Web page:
The Petrie Museum houses an estimated 80,000 objects, making it one of the greatest collections of Egyptian and Sudanese archaeology in the world. It illustrates life in the Nile Valley from prehistory through the time of the pharaohs, the Ptolemaic, Roman and Coptic periods to the Islamic period.
The Petrie Museum is a university museum. It was set up as a teaching resource for the Department of Egyptian Archaeology and Philology at University College London (UCL). Both the department and the museum were created in 1892 through the bequest of the writer Amelia Edwards (1831-1892).
Amelia Edwards donated her collection of several hundred Egyptian antiquities, many of historical importance. However, the collection grew to international stature in scope and scale thanks mainly to the extraordinary excavating career of the first Edwards Professor, William Flinders Petrie (1853-1942).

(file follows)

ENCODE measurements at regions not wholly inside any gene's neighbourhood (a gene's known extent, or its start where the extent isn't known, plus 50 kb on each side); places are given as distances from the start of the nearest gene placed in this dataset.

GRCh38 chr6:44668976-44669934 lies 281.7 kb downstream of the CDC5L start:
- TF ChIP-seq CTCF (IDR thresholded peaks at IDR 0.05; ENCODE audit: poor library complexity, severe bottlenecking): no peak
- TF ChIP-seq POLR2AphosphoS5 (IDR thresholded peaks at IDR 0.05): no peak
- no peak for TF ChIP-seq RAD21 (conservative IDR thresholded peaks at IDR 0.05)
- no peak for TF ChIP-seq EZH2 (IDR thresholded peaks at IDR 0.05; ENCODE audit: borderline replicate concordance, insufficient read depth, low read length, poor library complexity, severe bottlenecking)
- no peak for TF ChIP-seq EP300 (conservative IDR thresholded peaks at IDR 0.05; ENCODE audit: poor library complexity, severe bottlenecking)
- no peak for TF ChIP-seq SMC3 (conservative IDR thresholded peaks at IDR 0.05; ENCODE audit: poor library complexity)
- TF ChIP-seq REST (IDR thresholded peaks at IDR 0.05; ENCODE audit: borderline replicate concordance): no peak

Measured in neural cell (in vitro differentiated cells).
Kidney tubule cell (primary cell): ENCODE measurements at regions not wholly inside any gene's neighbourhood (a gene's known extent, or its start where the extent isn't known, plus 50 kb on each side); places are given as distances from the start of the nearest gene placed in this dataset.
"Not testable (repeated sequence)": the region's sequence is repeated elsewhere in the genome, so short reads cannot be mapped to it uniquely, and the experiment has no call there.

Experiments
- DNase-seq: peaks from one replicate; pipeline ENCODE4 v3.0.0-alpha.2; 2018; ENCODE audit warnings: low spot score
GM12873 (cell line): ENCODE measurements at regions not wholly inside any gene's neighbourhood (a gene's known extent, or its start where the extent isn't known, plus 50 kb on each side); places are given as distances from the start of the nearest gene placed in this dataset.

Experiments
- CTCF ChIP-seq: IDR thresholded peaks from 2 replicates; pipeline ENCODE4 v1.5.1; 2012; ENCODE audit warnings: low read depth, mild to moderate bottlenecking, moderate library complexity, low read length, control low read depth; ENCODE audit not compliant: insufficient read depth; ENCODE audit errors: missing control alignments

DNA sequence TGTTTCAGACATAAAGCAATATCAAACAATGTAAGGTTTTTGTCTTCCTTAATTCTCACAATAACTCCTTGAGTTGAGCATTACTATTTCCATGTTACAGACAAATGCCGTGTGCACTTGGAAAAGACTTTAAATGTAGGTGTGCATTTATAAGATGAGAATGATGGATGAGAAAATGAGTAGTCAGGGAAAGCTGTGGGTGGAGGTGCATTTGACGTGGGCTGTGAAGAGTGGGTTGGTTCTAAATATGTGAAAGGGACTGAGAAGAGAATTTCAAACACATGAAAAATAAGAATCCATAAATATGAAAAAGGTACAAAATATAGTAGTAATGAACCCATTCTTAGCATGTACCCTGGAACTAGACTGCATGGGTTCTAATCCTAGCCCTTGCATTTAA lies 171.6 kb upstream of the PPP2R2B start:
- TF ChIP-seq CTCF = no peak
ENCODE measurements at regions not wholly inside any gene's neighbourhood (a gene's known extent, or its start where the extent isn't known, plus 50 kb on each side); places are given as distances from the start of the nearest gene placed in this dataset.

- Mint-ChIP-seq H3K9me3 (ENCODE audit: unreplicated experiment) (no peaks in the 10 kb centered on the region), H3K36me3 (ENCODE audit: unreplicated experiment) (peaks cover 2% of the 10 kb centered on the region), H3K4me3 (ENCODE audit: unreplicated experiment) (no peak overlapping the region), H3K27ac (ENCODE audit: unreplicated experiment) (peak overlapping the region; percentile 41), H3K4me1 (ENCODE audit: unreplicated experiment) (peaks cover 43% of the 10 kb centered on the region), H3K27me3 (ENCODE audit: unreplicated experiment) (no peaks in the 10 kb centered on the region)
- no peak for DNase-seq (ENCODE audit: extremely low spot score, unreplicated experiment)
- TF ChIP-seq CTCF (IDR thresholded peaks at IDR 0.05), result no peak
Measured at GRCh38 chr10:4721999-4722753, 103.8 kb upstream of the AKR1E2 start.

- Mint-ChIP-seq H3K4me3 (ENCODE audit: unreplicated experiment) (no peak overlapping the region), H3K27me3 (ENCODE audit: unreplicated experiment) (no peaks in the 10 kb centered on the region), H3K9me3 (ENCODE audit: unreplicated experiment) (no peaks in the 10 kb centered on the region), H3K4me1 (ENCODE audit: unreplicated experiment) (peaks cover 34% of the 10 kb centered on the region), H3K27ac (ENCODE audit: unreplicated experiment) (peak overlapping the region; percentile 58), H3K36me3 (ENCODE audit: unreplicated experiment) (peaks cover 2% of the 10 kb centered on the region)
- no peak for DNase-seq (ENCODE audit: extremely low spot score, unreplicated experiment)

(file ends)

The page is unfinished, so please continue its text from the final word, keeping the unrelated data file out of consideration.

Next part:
Petrie retired from UCL in 1933, though his successors continued to add to the collections, excavating in other parts of Egypt and the Sudan. During the Second World War (1939-1945) the collection was packed up and moved out of London for safekeeping. In the early 1950s it was brought back and housed ‘temporarily’ in a former stable building, where it remains today.
The museum is open from Tuesday to Saturday from 1pm until 5pm, check out the website for the latest exhibitions.